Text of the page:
Part of the original plan had included a modest golf course and Donald Ross, then only a Scottish golfer, had been hired to be the pro. Tufts came up with the brilliant idea of turning Pinehurst into a golf haven for northerners. All the facilities were here, except a world class golf course and for that he turned to Ross who had never designed a hole, let alone a course. “Not to worry laddie. You’ll do fine. Build me a course – no make that two. Oh what the hell, make it four”. A four golf course resort was unheard of, but Donald came through and Pinehurst was on it’s way. Today it has eight.
The actual town of Pinehurst exudes wealth, waspishness and tradition. Driving here from Charlotte we passed through a lot of hardscrabble towns where the houses were mostly trailers and the inhabitants looked poor, uneducated and tough. The occasional confederate flag was on display. Pinehurst is 180° from that.
We parked the car and first went into the Holly Inn which was the first of the accommodations at the resort.
It was nice, but absolutely paled in comparison to the much larger Carolina Hotel, which is so big that I couldn’t get a proper photo, but at least I have proof I was there..
The interior of the hotel was, as expected, grandiose, however, I was not prepared for the sheer magnitude of the golf history associated with this place. Many US Opens have been played here with perhaps the most memorable being Payne Stewart’s victory over Phil Mickelson in 1999, only months before his death in a plane crash. Every major event has its own panel somewhere on the walls of the massive hallways. Here’s the one to that Open.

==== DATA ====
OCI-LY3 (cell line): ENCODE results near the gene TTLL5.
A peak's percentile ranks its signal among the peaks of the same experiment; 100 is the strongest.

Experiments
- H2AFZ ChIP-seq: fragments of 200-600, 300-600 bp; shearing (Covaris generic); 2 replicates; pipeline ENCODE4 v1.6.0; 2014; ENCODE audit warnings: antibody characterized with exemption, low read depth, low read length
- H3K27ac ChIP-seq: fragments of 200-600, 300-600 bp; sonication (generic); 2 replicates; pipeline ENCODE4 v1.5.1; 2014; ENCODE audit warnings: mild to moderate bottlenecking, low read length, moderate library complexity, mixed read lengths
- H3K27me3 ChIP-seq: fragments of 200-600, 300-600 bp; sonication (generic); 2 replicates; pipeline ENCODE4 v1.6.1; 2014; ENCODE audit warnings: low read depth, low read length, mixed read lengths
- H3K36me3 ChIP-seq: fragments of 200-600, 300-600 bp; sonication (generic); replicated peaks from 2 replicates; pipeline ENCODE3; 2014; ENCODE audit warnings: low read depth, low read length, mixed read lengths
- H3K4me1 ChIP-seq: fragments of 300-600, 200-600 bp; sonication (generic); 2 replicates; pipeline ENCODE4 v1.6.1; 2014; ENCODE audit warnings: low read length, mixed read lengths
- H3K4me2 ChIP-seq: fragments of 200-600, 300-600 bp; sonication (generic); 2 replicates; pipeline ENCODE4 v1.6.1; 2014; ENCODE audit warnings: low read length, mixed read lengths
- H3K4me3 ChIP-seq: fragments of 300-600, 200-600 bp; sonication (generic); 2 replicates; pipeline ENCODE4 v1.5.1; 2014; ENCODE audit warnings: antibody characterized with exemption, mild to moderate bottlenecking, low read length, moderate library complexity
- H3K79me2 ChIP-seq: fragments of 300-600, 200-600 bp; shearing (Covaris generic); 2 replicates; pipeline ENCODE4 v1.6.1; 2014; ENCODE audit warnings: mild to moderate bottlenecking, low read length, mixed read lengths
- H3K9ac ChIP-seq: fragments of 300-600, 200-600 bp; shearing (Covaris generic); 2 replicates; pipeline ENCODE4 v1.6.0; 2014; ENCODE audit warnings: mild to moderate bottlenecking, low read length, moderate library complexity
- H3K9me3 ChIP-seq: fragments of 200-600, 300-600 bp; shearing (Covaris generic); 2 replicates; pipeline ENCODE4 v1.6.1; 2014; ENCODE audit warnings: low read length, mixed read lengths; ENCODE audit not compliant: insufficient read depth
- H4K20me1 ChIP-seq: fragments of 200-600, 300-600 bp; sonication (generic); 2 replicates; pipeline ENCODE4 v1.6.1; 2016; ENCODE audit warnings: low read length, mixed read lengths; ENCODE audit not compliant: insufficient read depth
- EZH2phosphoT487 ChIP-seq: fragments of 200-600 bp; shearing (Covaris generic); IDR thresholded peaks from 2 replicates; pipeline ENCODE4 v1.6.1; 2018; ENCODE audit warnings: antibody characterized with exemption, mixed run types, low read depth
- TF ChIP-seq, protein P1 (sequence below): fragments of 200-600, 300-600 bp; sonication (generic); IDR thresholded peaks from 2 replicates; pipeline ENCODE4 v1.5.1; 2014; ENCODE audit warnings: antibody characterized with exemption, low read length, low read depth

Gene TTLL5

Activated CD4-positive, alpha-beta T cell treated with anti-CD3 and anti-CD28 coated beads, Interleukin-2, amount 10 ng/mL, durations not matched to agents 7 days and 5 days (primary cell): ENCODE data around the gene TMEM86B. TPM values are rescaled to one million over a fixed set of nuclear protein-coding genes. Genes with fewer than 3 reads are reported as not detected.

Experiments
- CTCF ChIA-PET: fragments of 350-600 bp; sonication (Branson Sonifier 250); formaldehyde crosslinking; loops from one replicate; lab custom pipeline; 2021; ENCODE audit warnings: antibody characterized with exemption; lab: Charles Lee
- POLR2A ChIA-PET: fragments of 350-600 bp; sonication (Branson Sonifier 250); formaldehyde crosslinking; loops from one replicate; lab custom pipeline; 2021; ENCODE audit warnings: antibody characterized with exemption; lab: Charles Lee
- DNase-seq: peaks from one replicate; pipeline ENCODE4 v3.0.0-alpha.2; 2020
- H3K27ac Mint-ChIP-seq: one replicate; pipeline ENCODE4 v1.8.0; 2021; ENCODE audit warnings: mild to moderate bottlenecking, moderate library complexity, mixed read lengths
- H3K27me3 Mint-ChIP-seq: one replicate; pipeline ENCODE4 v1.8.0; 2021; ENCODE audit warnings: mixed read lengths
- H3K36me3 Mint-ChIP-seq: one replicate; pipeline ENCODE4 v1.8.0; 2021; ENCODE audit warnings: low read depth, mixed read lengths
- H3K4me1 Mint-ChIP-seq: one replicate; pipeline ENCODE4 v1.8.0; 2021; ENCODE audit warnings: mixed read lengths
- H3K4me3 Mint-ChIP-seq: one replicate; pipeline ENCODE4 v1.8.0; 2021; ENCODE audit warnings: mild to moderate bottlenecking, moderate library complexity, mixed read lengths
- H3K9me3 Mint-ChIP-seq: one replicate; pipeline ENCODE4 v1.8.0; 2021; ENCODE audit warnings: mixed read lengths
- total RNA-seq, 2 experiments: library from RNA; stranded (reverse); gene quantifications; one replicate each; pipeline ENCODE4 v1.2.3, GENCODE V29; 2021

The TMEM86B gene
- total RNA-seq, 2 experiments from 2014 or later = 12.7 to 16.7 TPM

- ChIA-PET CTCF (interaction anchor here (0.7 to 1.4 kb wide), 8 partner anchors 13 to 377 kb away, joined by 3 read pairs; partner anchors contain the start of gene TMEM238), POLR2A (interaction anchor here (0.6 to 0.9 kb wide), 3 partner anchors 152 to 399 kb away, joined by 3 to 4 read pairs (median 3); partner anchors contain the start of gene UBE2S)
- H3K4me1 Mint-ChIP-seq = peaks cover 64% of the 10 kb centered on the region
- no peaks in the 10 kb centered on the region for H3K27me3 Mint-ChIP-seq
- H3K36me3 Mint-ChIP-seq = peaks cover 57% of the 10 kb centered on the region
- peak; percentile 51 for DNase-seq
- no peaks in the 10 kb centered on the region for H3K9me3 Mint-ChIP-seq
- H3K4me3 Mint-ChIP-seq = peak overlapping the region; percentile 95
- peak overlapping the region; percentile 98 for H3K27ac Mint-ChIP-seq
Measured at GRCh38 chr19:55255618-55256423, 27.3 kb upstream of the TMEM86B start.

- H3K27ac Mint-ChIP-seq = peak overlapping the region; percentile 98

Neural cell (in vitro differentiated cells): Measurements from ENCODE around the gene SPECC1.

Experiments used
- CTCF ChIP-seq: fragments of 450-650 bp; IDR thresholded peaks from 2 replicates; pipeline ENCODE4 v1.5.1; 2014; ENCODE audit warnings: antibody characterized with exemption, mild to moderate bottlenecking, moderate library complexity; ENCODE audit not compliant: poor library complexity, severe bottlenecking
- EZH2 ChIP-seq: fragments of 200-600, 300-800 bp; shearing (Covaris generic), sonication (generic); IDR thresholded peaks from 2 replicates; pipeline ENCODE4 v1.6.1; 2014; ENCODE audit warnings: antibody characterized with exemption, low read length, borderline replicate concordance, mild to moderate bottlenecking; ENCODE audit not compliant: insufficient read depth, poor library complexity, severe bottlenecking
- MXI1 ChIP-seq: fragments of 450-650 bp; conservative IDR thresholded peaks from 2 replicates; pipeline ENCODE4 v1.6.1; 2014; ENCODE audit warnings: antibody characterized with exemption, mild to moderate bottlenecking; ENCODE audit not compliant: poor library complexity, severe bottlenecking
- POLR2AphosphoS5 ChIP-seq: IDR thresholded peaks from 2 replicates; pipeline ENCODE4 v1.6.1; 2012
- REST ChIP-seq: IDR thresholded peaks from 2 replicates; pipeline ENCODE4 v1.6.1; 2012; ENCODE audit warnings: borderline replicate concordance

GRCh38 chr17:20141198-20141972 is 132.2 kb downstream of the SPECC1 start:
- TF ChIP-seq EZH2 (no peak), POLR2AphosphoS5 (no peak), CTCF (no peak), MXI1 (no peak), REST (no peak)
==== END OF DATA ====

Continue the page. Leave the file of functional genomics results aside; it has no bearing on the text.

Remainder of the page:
The Ryder Cup has been played here as well as countless other major events. What I didn’t know was that there were many non-golf related events held here as well, including Buffalo Bill’s Wild West Show, which featured legendary shootist, Annie Oakley. Here’s that panel.
The Carolina Hotel is the type of place you could linger for hours just reading about the things that have happened here and Brian and I did spend a good hour without anyone bothering us. Forget the price, we left with an absolute determination to return one day to play Pinehurst #2 and soak up the tradition of this place while sitting in a rocker on the veranda sipping on a mint julep.
But back to today’s golf and Pine Needles. After hitting a few range balls it was time to be playing Pine Needles. When I had looked on the internet for an alternative to Pinehurst, I was surprised to see that Pine Needles was # 2 on Golf Magazine’s list of places to play in North Carolina and one of the Top 100 public courses in the US on Golf Digest’s site. It was also the host of three recent Women’s US Opens, won by Annika Sorenstam, Karrie Webb and Christie Kerr. Pretty good company.
The fact we were going to have the course virtually to ourselves at a real bargain price made me unconsciously start humming “Nothing could finer than to be in Carolina”.
Playing Pine Needles Golf Course
The garrulous starter took our picture.
Rang his bell.
And we were off. The sandhills’ courses are famous for being deceivingly difficult. They appear to have few hazards, have wide open rough and generally not too narrow fairways. Pine Needles fits very well into that category. Considering the frigid temperatures the course was in simply immaculate condition, in particular the greens which were fast and had very subtle breaks, but rolled very true. Here are a few of the holes. #3 is a gorgeous par three that features one of the few holes with water on the course.
#12 is a typical Donald Ross hole where most of the trouble is set up for right handers. Since Brian and I are both lefties we managed to avoid most traps.
The only thing that bummed me out about the course was my blowing the match play to Brian. We were playing for who would pay for dinner, which with martinis, wine, steaks, dessert and Irish coffees, was going to substantial.. I had a one up lead with two to go and blew it. How do you spell C-H-O-K-E? Dinner did turn out to be relatively expensive, but it was very good and certainly not overpriced.
All in all our experience playing Pine Needles and staying there was a great alternative to the other more famous Pinehurst golf courses. Why don’t you give it a try next time you’re in North Carolina?